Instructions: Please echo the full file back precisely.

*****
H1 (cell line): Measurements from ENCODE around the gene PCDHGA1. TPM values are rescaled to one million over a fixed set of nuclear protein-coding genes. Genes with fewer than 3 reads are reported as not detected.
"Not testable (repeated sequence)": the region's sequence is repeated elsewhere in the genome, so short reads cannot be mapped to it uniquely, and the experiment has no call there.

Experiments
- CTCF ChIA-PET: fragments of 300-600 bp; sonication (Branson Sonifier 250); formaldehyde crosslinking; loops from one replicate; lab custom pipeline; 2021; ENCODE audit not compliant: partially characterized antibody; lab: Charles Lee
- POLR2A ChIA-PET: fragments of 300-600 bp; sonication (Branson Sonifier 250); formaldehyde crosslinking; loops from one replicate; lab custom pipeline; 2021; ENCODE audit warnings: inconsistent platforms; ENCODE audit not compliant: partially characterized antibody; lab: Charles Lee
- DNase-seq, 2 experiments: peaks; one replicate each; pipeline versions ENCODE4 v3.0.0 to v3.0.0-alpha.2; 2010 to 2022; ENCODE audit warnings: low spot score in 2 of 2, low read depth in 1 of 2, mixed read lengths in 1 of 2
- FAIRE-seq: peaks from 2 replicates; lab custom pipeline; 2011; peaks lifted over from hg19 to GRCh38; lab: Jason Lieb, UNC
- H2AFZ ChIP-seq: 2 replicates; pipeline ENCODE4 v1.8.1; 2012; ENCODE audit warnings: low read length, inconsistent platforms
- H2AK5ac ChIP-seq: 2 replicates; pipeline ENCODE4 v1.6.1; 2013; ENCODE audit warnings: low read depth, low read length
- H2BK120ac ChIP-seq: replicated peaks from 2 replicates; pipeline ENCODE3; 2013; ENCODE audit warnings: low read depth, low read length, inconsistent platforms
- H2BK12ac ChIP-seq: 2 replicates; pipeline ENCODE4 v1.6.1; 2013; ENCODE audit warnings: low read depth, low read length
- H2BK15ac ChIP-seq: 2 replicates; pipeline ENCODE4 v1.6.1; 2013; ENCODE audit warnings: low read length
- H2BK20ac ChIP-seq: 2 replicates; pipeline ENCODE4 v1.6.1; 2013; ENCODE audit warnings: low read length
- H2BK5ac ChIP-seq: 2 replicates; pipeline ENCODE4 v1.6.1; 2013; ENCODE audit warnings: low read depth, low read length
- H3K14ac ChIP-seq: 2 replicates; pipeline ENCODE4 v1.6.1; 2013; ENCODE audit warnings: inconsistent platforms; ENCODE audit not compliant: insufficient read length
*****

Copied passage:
H1 (cell line): Measurements from ENCODE around the gene PCDHGA1. TPM values are rescaled to one million over a fixed set of nuclear protein-coding genes. Genes with fewer than 3 reads are reported as not detected.
"Not testable (repeated sequence)": the region's sequence is repeated elsewhere in the genome, so short reads cannot be mapped to it uniquely, and the experiment has no call there.

Experiments
- CTCF ChIA-PET: fragments of 300-600 bp; sonication (Branson Sonifier 250); formaldehyde crosslinking; loops from one replicate; lab custom pipeline; 2021; ENCODE audit not compliant: partially characterized antibody; lab: Charles Lee
- POLR2A ChIA-PET: fragments of 300-600 bp; sonication (Branson Sonifier 250); formaldehyde crosslinking; loops from one replicate; lab custom pipeline; 2021; ENCODE audit warnings: inconsistent platforms; ENCODE audit not compliant: partially characterized antibody; lab: Charles Lee
- DNase-seq, 2 experiments: peaks; one replicate each; pipeline versions ENCODE4 v3.0.0 to v3.0.0-alpha.2; 2010 to 2022; ENCODE audit warnings: low spot score in 2 of 2, low read depth in 1 of 2, mixed read lengths in 1 of 2
- FAIRE-seq: peaks from 2 replicates; lab custom pipeline; 2011; peaks lifted over from hg19 to GRCh38; lab: Jason Lieb, UNC
- H2AFZ ChIP-seq: 2 replicates; pipeline ENCODE4 v1.8.1; 2012; ENCODE audit warnings: low read length, inconsistent platforms
- H2AK5ac ChIP-seq: 2 replicates; pipeline ENCODE4 v1.6.1; 2013; ENCODE audit warnings: low read depth, low read length
- H2BK120ac ChIP-seq: replicated peaks from 2 replicates; pipeline ENCODE3; 2013; ENCODE audit warnings: low read depth, low read length, inconsistent platforms
- H2BK12ac ChIP-seq: 2 replicates; pipeline ENCODE4 v1.6.1; 2013; ENCODE audit warnings: low read depth, low read length
- H2BK15ac ChIP-seq: 2 replicates; pipeline ENCODE4 v1.6.1; 2013; ENCODE audit warnings: low read length
- H2BK20ac ChIP-seq: 2 replicates; pipeline ENCODE4 v1.6.1; 2013; ENCODE audit warnings: low read length
- H2BK5ac ChIP-seq: 2 replicates; pipeline ENCODE4 v1.6.1; 2013; ENCODE audit warnings: low read depth, low read length
- H3K14ac ChIP-seq: 2 replicates; pipeline ENCODE4 v1.6.1; 2013; ENCODE audit warnings: inconsistent platforms; ENCODE audit not compliant: insufficient read length